“I have a couple songs on the album that have a ’70s type vibe,” he explains. “I was listening to Silk Sonic and I was like, ‘I wanna make some [stuff] like this,’ so I did. It’s really that simple … I really feel like I can do all of those types of music, I just need the instrumental.”
In light of the growing stream of support Joony received in the past year, he believes he’s only scratched the surface of his potential success. “It feels like I’m [still coming up]. It’s not really at a peak at all,” says Joony. “It’s just now settling in that it’s gonna keep getting bigger.”
He admits that there have been some changes to his everyday life. “I just went to the store with my mans, and the [person] who rang me up asked me for a picture when I was leaving the joint. Stuff like that just started really happening more often.”
This buzz led to his inclusion in D.C.’s Broccoli City Festival earlier this month. The organizers reached out to Joony’s team looking to fill a performance slot with a local artist. He performed in between multiplatinum rapper Gunna and Grammy-winning Afrobeat superstar Wizkid’s sets on the main stage. Once Gunna finished, everyone from his stage came to Joony’s mid set.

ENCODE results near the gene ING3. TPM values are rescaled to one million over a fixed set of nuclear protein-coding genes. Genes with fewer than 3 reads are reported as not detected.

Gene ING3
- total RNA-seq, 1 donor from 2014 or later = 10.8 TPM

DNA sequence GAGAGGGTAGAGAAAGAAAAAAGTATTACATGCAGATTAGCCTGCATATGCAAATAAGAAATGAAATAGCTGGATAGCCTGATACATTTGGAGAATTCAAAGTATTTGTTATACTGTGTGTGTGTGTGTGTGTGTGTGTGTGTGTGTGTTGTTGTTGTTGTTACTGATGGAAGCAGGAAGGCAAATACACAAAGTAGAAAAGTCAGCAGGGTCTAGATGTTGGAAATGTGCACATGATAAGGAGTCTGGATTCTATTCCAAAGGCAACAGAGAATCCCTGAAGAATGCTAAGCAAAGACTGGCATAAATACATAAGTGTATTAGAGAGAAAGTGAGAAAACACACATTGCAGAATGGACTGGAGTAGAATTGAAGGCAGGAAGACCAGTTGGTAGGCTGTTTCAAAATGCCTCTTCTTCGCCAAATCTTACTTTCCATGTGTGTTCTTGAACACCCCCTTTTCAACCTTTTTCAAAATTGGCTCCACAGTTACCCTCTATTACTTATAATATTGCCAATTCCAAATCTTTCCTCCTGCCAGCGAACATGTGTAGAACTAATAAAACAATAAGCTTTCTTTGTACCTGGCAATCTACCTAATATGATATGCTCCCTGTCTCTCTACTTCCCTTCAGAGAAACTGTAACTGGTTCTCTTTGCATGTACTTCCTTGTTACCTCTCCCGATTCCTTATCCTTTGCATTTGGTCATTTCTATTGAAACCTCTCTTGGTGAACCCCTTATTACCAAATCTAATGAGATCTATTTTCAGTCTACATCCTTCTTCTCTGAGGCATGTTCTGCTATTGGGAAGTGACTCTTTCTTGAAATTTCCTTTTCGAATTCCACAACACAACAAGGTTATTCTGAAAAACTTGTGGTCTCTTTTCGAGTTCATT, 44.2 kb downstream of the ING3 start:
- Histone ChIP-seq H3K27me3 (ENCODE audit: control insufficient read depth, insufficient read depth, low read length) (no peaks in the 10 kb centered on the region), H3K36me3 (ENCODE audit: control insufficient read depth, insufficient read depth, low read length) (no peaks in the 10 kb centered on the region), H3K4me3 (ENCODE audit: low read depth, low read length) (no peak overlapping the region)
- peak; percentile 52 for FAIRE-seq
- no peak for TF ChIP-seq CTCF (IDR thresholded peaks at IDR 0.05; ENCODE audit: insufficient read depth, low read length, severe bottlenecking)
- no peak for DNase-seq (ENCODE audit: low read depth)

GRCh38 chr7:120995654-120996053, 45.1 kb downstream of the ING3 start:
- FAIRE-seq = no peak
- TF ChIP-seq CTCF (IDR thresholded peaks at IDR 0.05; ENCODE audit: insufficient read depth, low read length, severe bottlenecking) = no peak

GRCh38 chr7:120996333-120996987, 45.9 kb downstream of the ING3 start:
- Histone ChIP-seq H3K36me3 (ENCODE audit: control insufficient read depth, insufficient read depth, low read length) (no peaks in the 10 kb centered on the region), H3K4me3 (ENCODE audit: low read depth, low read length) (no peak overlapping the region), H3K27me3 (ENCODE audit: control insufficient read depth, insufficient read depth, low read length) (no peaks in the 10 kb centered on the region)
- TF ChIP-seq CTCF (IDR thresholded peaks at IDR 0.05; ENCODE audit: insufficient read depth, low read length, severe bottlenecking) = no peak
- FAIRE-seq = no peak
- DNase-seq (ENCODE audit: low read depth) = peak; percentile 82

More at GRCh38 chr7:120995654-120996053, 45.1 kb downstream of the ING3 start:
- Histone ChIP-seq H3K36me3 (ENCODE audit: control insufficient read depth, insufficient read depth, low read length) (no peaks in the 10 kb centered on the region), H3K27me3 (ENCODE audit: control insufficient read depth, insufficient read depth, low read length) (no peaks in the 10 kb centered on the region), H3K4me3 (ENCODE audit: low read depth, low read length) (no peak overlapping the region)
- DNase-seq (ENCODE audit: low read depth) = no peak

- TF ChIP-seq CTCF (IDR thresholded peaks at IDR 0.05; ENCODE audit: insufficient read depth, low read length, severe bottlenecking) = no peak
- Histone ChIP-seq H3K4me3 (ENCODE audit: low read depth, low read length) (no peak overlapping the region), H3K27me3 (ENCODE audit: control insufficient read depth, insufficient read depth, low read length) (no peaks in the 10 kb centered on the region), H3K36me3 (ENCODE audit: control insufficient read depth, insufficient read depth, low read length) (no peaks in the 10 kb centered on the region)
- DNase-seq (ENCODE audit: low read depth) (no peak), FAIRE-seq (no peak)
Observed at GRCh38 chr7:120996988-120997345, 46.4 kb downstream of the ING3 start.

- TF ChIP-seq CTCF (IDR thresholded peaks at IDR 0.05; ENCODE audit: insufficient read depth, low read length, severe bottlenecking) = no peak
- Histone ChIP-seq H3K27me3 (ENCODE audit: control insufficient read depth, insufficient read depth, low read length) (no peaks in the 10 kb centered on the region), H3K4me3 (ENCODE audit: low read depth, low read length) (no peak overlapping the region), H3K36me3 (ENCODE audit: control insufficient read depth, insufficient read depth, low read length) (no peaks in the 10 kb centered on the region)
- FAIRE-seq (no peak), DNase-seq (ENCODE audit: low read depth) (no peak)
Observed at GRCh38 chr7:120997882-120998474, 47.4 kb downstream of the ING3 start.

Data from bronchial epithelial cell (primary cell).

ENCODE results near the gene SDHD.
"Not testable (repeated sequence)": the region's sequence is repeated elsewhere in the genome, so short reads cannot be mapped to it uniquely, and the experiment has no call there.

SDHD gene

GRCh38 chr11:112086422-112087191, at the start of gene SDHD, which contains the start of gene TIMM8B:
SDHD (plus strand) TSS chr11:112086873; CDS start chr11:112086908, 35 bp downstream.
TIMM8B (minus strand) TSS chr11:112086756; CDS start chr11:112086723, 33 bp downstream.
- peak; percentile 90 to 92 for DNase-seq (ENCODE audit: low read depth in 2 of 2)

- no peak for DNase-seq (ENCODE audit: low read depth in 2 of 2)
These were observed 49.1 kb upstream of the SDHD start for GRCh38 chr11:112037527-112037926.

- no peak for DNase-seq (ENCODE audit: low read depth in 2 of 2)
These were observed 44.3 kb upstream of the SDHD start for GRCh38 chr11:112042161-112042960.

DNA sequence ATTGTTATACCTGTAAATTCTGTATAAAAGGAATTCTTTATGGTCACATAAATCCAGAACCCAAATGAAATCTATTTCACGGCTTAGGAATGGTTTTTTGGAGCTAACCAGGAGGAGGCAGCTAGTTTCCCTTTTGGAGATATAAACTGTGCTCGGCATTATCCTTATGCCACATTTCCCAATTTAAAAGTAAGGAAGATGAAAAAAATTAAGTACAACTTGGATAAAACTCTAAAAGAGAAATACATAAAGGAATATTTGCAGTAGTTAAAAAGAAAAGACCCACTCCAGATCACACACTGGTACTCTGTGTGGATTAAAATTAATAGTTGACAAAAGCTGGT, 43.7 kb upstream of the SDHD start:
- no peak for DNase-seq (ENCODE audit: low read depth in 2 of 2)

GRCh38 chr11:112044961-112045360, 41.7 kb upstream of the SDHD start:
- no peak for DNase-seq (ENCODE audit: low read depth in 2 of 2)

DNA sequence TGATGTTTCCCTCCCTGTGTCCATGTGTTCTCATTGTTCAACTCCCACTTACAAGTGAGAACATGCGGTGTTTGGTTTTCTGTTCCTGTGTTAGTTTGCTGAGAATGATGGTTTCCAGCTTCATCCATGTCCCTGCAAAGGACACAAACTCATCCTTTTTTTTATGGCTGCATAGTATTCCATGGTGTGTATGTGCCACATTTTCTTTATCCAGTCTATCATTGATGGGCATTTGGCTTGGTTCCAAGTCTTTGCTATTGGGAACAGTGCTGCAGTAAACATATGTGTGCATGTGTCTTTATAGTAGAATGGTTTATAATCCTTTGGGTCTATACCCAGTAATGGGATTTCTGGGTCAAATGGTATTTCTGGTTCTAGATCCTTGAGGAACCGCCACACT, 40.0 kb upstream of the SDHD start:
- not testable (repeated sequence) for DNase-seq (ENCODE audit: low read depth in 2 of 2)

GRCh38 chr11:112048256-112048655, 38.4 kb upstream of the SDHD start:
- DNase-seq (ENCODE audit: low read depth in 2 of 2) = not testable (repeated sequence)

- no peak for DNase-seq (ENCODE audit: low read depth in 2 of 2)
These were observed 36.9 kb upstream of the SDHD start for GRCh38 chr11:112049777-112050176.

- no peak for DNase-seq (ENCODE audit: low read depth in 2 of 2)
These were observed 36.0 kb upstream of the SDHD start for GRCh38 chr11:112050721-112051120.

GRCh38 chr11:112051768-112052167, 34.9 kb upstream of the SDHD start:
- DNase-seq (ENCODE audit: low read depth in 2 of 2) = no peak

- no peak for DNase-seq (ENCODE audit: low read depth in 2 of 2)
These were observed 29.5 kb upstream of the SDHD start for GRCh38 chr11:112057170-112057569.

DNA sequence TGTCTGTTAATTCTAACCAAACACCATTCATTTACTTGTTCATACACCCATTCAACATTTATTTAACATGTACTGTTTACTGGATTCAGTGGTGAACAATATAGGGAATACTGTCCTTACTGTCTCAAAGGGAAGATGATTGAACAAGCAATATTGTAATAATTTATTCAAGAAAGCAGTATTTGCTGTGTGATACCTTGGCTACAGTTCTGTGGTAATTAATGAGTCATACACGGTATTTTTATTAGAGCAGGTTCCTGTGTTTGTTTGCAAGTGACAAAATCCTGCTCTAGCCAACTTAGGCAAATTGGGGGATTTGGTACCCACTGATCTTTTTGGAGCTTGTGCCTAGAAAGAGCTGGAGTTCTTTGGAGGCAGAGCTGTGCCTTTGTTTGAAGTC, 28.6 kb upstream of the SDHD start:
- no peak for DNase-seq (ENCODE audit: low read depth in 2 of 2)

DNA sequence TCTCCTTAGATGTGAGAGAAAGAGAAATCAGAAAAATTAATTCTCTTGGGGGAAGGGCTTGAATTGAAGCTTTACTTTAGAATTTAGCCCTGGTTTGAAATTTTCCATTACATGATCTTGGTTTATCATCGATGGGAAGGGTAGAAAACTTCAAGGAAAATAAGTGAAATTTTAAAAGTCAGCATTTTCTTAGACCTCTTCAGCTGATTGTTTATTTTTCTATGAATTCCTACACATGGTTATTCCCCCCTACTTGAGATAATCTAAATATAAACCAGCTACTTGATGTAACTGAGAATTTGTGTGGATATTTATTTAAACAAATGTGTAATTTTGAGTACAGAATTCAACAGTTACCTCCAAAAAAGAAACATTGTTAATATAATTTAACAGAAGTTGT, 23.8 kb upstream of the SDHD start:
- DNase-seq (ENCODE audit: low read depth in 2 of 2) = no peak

“It was lit, bruh,” Joony says about his set, elaborating: “It was a lot of fun, man. My fans enjoyed themselves and enjoyed the music live.”
Though Broccoli City marks Joony’s first festival performance, he wasn’t fazed by the new setting—he’s been performing live since he was 15. But he does admit to noticing a couple changes. “I’m more seasoned and polished for sure,” he says.
The performance also sparked even more momentum to the rollout of Pretty in Black. The artist started working on the 11-track project last November. “‘OK, let me start this album,’ it’s nothing like that,” Joony says of his unconventional recording process. “It’s more like I go to the studio when I’m out of town and record, then I go to the studio in another city and record, and when I’m back home I record too. I just record all the time.”
After a few months of recording in Atlanta, New York, Los Angeles, and D.C., Joony sorted through his new music to pick his favorite songs to release. For Pretty in Black, he was recording tracks for five months before sitting down and selecting which songs would go on the album.
Building off his effort on Silent Battles, Joony uses Pretty in Black to fully immerse himself in different genres, but this time it feels even more succinct and thought-out. Each song runs about two minutes, and the project features elements of hip-hop, R&B, funk, drum and bass, dancehall, and Afrobeat.